Breaking Down the Definition of Empathy
Empathy has many different definitions, but it is generally understood to refer to one person’s vicariously experiencing the feelings, perceptions and thoughts of another. It is the ability to enter into and understand the world of another person and to communicate this understanding to him or her (Egan, 1986, p. 95).
Empathy is a translation of the German term EnƒühƖung, which literally means “feeling into” (as in projecting oneself into the thinking, feeling and acting of another). To empathize is to share in the experience of another. It implies sharing the load, or “walking a mile in someone else’s shoes,” in order to understand the other person’s perspective.
Empathy is a feeling different from sympathy. Empathy is when you know and embrace the depths of the other person’s feelings, and, journey through the other person's situation with him or her. On the other hand, sympathy is when you feel pity but maintain a distance from the other person’s feelings (later in this entry, much of this distinction will be examined closely).
Empathy is when you can truly understand or imagine the depth of the other person’s feelings. It implies feeling with a person, rather than feeling sorry for a person. You put yourself in the other person’s shoes and imagine what he is feeling. In so doing, you are more sensitive to the other person’s needs. Simon Baron-Cohen, puts it so well,
- Empathy involves a leap of imagination into someone else’s head. While you can try to figure out another person’s thoughts and feelings by reading their face, their voice and their posture, ultimately their internal world is not transparent, and in order to climb inside someone’s head one must imagine what is like to be them (2003: 24).
In order ‘to sense the other person’s private world as if it were your own’ it is necessary to meet it on its own terms. Marie McCarthy throws more light:
- In empathic engagement I project myself into the object of contemplation in order to understand him or her. The projection involved here is not merely that of seeing my own preconceptions, of seeing what I expected to see. It is a projection in which I come to see what’s really there ‘by getting into it’ ... In projecting myself into the other’s world, I take that world seriously, on its own terms. Carl Rogers, backs this up
- ... to enter the private world of the client means that for the time being, you lay aside your own views and values.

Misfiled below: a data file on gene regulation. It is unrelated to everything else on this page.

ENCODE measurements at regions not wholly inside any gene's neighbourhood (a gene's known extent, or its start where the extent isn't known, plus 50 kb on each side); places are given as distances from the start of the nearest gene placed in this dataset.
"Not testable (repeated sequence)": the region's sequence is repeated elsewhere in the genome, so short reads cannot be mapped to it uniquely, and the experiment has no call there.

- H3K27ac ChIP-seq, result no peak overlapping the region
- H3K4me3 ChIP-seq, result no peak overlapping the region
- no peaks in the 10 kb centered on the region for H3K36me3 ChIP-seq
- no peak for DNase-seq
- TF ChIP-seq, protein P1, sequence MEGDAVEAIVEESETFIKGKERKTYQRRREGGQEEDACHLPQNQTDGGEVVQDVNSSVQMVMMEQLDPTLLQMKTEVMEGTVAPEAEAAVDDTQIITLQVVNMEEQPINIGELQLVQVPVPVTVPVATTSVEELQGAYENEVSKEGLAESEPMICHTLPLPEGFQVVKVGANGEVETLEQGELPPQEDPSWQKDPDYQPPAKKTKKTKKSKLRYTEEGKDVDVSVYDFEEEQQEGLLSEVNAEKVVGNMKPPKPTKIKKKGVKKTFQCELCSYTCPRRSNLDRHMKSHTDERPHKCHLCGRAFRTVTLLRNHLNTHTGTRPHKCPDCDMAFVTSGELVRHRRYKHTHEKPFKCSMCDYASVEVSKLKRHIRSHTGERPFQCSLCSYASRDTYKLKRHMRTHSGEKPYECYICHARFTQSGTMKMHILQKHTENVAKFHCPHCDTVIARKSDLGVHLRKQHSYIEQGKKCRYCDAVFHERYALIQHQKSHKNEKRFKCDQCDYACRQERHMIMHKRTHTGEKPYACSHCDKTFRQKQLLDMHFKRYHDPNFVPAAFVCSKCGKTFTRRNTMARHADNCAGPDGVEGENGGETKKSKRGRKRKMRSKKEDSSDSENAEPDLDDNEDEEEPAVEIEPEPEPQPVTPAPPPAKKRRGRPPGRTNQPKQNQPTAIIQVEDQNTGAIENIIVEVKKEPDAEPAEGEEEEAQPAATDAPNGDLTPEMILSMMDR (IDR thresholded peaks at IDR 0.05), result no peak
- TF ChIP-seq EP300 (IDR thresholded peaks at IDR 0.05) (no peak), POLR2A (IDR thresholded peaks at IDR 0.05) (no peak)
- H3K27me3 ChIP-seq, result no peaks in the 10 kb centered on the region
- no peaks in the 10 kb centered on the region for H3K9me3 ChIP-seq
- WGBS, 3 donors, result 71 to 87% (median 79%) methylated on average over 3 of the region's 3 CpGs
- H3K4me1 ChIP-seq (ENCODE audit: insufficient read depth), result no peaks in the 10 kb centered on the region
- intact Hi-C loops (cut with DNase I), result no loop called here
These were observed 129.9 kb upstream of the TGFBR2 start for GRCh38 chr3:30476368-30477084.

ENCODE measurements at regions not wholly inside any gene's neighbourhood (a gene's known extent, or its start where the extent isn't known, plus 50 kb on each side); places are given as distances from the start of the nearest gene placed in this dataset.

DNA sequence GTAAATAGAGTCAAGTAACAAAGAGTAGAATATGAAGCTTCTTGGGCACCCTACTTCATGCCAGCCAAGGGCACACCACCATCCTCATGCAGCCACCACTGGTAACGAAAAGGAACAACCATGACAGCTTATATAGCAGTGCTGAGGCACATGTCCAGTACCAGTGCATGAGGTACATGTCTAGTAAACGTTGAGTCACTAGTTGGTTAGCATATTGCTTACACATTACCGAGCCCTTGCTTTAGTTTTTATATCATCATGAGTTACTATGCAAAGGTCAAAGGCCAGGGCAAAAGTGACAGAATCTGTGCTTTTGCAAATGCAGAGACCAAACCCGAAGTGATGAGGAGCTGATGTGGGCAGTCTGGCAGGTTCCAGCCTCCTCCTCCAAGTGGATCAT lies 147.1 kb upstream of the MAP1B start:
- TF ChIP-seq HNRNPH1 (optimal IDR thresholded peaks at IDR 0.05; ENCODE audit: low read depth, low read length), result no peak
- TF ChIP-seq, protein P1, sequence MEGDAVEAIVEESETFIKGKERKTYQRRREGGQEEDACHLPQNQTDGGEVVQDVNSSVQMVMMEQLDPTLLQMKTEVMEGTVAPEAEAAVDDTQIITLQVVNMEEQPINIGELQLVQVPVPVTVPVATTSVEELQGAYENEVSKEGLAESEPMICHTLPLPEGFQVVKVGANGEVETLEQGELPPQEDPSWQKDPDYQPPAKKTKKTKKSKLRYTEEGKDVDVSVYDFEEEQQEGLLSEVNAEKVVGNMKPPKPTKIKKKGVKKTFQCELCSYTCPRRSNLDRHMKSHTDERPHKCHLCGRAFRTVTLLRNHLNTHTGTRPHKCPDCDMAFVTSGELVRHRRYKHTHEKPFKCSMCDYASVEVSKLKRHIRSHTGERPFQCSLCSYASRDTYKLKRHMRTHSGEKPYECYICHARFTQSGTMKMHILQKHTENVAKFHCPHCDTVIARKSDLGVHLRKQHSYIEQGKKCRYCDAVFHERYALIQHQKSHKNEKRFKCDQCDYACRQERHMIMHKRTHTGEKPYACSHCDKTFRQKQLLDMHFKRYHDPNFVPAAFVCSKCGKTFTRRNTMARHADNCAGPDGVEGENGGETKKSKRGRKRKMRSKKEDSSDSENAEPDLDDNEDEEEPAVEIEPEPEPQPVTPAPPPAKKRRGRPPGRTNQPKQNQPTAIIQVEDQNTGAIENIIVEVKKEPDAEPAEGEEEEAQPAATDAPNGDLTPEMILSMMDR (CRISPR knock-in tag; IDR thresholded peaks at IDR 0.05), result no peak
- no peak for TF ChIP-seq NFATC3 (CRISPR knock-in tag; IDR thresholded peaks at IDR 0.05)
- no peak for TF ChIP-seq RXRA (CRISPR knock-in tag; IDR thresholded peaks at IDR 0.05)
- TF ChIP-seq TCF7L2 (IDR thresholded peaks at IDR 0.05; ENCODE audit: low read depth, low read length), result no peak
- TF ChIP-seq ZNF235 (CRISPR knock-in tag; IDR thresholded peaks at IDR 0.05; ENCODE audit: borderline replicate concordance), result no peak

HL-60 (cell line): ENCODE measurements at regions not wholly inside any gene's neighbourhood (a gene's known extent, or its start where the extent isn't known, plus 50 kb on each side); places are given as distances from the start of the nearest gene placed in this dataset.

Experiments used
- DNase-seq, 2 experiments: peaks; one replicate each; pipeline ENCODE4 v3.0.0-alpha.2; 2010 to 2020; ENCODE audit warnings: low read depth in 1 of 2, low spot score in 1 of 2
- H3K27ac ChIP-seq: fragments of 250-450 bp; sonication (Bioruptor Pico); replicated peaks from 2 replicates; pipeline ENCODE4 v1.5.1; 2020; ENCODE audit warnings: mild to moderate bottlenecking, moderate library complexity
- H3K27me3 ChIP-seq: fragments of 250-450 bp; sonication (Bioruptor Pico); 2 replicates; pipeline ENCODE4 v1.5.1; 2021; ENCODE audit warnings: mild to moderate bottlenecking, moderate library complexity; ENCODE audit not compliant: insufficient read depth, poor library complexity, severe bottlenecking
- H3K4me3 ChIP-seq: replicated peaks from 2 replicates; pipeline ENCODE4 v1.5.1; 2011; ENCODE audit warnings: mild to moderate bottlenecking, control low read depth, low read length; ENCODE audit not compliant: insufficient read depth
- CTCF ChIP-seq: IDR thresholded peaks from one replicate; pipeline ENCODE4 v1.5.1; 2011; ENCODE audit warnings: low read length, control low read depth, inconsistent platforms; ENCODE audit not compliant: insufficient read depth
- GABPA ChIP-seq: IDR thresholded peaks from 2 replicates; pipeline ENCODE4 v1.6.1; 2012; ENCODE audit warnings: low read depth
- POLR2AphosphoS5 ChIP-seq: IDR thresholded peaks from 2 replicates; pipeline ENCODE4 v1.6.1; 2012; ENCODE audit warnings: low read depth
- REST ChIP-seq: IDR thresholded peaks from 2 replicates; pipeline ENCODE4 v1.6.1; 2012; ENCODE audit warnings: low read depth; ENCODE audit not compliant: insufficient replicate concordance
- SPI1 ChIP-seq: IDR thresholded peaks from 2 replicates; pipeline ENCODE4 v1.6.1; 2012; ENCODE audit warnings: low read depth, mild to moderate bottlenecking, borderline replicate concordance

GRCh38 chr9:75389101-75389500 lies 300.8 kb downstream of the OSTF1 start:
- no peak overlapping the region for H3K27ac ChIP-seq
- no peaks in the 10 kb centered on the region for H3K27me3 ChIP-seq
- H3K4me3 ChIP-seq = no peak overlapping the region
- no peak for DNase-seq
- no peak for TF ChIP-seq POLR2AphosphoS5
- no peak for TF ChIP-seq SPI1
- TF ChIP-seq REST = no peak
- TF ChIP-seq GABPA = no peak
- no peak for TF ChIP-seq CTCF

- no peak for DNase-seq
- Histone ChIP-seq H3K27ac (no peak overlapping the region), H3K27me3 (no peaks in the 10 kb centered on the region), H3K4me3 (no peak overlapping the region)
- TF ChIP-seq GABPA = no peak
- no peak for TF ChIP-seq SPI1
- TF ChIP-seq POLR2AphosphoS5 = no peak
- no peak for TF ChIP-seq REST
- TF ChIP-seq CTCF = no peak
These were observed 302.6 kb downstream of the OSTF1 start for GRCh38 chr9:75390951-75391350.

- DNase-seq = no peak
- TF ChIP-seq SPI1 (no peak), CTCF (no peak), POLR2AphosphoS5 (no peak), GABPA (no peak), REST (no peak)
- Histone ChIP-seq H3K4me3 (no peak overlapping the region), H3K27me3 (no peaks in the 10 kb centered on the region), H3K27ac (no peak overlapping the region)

This engagement with the inner world on its own terms requires from the empathizer the discipline of ‘bracketing’. She ‘brackets out’ her own biases and preconceptions and thus give herself the best chance to see experiences as the other person sees it. Of course, it is not in fact possible to set aside your own values and perspectives completely. These, to some extent, will always find some ways to intrude. The discipline of bracketing serves to minimize this intrusion.
Empathy is often said to be a source of knowledge about the mental state or activities of the person empathized with.
Distinction Between Empathy and Sympathy
Much has been made of the distinction between empathy and sympathy, but the two terms are often used interchangeably. When a distinction is made, empathy is often defined as understanding another person’s experience by imagining oneself in that other person’s situation: One understands the other person’s experience as if it were being experienced by the self, but without the self actually experiencing it. A distinction is maintained between self and other.
Sympathy, in contrast, involves the experience of being moved by, or responding in tune with, another person. When you sympathize, you feel sorry for the other person yet there is no urge, no impelling reason to be one with his feelings. You merely understand where he is coming from, and are more considerate of him and his situation. Another common distinction is to use sympathy when referring specifically to the emotional side of empathyOpens in new window.
Empathy is important for our society and in building social relationships because it helps us establish our connections with others. It also facilitates our interactions with the other people around us. This is the foundation for building a thriving and supportive community. In fact, some early European and American psychological and philosophical thinkers such as Scheller and McDougall viewed empathy as the basis of all positive social relationships.